South Sudanese in Australia Met with Maverick Democratic Governance Advocate, Dr. Wani Tombe

By Tut Pal Ding

South Sudanese in Melbourne Australia had a euphoric political symposium with the maverick democratic governance advocate and the leader of Greater Equatria Council of Rights ((GRECOR) Dr Wani Tombe.

Melbourne, June 10, 2014 (SSNA) — In a forum attended by over 600 South Sudanese community members and Australian friends of South Sudanese, Dr Tombe wowed the audience who were glued to their chairs for the whole two-hour duration of the forum by his frank articulation of the causes of the conflict. Those in attendance included some recognizable faces who are members of the main Australian political parties as well as representatives from law enforcement agencies. Dr Tombe gave a candid political oration on the current political, humanitarian military affairs in the country.

The meeting which took place on Sunday 1st June 2014 in Dandenong, South Eastern Melbourne’s suburbia known for it’s a large South Sudanese population was organized by the South Sudanese Crisis management and Advocacy Group (SSCM&AG) and the SPLM-In Opposition. SSCM&AG is a body that has been working with the community leaders and NGOs aiming to raise awareness about the plight of the internally displaced persons (IDPs) in South Sudan with international community to remedy the suffering of innocent civilians. SSCM&AG also work with political leaders in the area of dialogue to try to advocate for a peaceful resolution to the current conflict in South Sudan.

Dr Wani Tombe is touring South Sudanese communities in diaspora highlighting the root courses of the conflict as well as proposing mechanisms to end the war. Dr Tombe traced back the root causes of the conflict back to colonial era decisions where ethnic groups of the then Southern Sudan were lumped together without proper consideration about their ability to co-exist with one another.

Dr Tombe also squarely put the current crisis on leadership failures within the ruling party, the Sudan People’s Liberation Movement (SPLM) which he described as political grouping where the rulers believe in “zero-sum political philosophy” in which for example, group A believe in the elimination of group B for group A to exist. Dr. Tombe liked this kind of leadership mentality to that of Adolf Hitler which led to the Second World War. This comment was understood to mean the thinking of many people around the president Salva Kiir whose intentions and behaviors have been labeled as tribally motivated. This group of advisors and occasionally including the president himself is viewed as protecting Dinka interests. Many critics ceased on comments which were made on records by the president during a tour of the Greater Bahr el Ghazel Region in which he asked the audience whether they will allow anyone to take the leadership from them, in which the crowd interposed “it will not happen”.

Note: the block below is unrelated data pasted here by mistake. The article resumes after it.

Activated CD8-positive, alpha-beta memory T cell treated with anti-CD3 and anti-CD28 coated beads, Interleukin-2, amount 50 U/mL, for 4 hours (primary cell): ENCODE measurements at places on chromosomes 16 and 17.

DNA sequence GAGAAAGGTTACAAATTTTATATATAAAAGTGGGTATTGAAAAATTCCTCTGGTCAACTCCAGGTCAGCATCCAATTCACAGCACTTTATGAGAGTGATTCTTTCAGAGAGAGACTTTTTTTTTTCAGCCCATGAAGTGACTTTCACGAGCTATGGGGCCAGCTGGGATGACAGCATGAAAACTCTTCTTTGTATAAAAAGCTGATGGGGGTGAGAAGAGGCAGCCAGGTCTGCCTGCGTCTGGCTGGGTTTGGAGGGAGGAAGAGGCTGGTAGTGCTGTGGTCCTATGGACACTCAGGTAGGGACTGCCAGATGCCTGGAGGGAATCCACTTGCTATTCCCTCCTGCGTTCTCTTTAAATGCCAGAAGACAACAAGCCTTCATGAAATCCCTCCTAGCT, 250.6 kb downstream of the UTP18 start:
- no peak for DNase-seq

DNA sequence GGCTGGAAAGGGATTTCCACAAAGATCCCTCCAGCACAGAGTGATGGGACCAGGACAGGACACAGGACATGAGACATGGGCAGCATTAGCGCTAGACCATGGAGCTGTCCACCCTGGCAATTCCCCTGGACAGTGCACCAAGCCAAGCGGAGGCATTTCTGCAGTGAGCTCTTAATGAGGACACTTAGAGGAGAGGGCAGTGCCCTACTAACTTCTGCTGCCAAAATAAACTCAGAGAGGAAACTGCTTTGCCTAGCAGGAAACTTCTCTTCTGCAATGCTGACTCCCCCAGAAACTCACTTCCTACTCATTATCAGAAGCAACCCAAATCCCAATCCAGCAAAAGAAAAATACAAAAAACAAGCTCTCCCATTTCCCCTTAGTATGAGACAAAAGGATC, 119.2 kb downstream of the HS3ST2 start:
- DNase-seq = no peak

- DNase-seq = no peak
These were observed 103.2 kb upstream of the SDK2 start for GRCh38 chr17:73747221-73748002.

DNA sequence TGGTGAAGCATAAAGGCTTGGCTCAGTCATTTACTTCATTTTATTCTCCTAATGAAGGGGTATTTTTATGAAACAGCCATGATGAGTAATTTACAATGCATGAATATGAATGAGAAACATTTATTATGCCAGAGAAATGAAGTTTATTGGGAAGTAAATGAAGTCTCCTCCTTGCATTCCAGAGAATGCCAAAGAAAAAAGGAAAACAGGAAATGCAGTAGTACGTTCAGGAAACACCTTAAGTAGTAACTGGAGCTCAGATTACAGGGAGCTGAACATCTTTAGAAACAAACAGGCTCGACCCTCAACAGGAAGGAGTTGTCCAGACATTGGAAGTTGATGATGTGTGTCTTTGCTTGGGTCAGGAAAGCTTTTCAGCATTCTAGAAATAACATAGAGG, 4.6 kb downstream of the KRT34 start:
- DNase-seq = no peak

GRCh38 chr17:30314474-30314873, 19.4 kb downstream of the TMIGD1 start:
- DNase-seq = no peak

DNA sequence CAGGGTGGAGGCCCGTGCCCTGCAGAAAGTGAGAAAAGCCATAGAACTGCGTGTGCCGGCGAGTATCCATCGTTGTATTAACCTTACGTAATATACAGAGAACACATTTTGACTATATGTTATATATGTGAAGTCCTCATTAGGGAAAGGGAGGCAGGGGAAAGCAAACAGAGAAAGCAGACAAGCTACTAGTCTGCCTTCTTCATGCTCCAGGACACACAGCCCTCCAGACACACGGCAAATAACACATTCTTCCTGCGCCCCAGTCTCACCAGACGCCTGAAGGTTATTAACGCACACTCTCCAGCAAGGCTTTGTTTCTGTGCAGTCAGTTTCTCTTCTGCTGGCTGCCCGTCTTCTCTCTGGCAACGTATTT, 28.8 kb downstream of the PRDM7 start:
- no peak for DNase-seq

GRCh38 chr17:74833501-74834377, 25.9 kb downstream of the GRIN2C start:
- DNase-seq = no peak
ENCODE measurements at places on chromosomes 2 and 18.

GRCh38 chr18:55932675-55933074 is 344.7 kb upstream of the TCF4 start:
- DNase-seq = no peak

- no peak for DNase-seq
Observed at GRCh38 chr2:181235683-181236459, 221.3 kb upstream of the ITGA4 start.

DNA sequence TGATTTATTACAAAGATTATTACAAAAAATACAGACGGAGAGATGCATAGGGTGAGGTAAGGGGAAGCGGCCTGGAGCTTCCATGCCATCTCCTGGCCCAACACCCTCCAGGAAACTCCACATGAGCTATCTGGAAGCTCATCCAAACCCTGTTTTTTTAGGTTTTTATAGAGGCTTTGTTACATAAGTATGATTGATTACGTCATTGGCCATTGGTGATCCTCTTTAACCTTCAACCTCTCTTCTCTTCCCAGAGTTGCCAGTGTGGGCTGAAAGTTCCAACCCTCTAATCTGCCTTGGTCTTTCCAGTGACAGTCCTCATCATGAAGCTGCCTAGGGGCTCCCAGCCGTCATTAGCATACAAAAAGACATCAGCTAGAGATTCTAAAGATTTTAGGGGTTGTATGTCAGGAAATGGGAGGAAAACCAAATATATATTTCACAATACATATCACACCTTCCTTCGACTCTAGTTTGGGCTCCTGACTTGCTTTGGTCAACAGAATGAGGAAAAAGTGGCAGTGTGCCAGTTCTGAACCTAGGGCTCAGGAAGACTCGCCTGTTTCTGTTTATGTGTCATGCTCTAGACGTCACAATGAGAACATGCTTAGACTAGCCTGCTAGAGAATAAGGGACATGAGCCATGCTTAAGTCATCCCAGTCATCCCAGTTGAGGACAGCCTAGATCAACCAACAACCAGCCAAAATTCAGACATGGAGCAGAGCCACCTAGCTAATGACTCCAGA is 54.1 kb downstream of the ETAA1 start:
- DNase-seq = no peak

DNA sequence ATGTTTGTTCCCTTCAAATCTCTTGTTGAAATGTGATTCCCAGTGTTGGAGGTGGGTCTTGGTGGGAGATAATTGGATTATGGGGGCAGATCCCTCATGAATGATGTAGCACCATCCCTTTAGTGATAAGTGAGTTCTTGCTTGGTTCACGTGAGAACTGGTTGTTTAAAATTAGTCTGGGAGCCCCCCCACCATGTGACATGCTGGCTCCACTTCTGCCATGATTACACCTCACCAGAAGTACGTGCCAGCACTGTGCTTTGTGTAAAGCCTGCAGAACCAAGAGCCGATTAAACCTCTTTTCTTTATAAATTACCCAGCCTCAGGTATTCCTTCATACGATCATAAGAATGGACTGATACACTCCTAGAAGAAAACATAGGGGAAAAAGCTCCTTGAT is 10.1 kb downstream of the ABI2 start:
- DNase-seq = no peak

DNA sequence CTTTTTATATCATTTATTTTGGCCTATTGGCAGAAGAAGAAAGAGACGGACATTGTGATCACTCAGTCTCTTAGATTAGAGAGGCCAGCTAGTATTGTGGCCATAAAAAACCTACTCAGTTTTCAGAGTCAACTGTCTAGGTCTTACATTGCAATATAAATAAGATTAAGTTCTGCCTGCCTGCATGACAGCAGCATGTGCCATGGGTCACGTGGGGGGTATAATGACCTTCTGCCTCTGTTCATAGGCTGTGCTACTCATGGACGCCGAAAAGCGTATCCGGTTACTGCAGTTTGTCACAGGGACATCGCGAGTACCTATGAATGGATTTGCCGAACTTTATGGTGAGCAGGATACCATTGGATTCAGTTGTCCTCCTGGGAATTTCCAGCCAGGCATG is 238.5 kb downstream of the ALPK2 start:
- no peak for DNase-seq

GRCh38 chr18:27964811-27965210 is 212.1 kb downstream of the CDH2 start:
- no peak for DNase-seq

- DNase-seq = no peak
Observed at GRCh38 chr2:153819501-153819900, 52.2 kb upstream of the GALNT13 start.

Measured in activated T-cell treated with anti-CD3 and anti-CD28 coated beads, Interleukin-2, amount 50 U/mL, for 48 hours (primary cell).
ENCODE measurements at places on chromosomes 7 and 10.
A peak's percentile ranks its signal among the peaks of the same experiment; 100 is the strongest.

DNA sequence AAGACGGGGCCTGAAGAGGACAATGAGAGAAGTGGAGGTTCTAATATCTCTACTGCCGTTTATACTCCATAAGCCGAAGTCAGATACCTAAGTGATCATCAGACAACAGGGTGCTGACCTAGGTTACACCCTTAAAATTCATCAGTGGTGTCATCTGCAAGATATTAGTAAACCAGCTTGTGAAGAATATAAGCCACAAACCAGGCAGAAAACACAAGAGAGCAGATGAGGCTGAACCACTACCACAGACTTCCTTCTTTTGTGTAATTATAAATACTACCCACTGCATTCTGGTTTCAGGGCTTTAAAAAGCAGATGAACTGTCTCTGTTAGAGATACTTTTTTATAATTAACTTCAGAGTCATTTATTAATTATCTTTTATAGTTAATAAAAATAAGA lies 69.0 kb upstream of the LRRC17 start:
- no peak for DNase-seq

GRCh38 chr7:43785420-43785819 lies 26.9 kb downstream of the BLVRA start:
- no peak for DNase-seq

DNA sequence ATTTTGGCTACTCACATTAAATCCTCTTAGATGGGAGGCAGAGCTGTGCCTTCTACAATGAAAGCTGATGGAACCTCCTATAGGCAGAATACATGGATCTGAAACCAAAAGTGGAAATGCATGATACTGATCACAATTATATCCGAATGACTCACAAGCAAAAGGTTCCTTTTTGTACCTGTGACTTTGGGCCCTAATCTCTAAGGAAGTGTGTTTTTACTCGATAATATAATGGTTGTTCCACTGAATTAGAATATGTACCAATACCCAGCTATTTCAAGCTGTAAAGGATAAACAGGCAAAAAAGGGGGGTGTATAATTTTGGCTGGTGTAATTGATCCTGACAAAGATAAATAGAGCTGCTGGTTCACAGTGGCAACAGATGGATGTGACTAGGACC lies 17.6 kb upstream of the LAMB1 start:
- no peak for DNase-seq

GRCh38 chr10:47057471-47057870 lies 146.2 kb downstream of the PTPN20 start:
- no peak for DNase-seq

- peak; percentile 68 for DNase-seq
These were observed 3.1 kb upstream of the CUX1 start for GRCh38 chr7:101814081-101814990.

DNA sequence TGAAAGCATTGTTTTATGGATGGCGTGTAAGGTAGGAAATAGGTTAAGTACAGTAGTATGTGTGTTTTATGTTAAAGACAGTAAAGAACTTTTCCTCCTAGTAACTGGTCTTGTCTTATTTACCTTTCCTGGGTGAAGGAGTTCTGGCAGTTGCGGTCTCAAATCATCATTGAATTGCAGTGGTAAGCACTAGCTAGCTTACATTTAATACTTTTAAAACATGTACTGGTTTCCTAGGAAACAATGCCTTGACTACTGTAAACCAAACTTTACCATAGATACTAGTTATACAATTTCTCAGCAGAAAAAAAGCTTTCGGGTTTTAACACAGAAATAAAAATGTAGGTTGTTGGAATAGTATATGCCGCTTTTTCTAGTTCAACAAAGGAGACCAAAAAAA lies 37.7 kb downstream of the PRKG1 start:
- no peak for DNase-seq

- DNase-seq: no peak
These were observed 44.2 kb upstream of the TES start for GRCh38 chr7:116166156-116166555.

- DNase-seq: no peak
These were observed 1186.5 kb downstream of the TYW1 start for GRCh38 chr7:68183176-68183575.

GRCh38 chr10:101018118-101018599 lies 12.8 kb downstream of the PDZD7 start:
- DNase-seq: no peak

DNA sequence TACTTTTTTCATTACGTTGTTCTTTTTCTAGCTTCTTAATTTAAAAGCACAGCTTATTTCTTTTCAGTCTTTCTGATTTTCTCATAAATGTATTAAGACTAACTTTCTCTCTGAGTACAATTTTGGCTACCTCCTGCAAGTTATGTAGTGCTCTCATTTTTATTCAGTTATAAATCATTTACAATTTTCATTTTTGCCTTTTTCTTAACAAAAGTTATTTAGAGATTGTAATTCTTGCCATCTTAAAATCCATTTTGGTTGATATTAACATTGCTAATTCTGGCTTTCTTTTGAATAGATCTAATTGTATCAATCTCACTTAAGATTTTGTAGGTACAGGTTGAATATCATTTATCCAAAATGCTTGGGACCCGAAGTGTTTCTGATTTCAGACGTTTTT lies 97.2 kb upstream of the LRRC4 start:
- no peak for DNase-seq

Dr Tombe and GRECOR have accused the government of committing massacres against Nuer tribe simply because his arch rival, the former vice-president Dr Riek Machar, the leader of the current armed rebellion in the country. Tombe told the audience that what happened to Nuer can happen to any ethnic group if the current leadership sees them as threat to their stay in power.

Tombe, who hails from the Greater Equatoria Region, moved on to address possible solutions to the war where he called for a legitimate uprising to overthrow the government.

Speaking directly to the people of Greater Equatoria, Dr Tombe called for all the sons and daughters of Greater Equatoria to abandon Sudan People’s Liberation Army (SPLA) and not fight for a government with tribal motivations on how to run the country. Tombe clarified his remarks are not a call to violence but a call for citizens to exercise their rights to determine how and who they would like to govern them.

Gatluak Deng Gai, the Chairperson of the SSCM&AG advised the audience who, as it could be observed, represents all sides of the South Sudan politics, to act as citizens of one nation and be active stakeholders in running their country. Mr Gai told the audience to take and use whatever they can from the presentation and use it to make South Sudan a better place.

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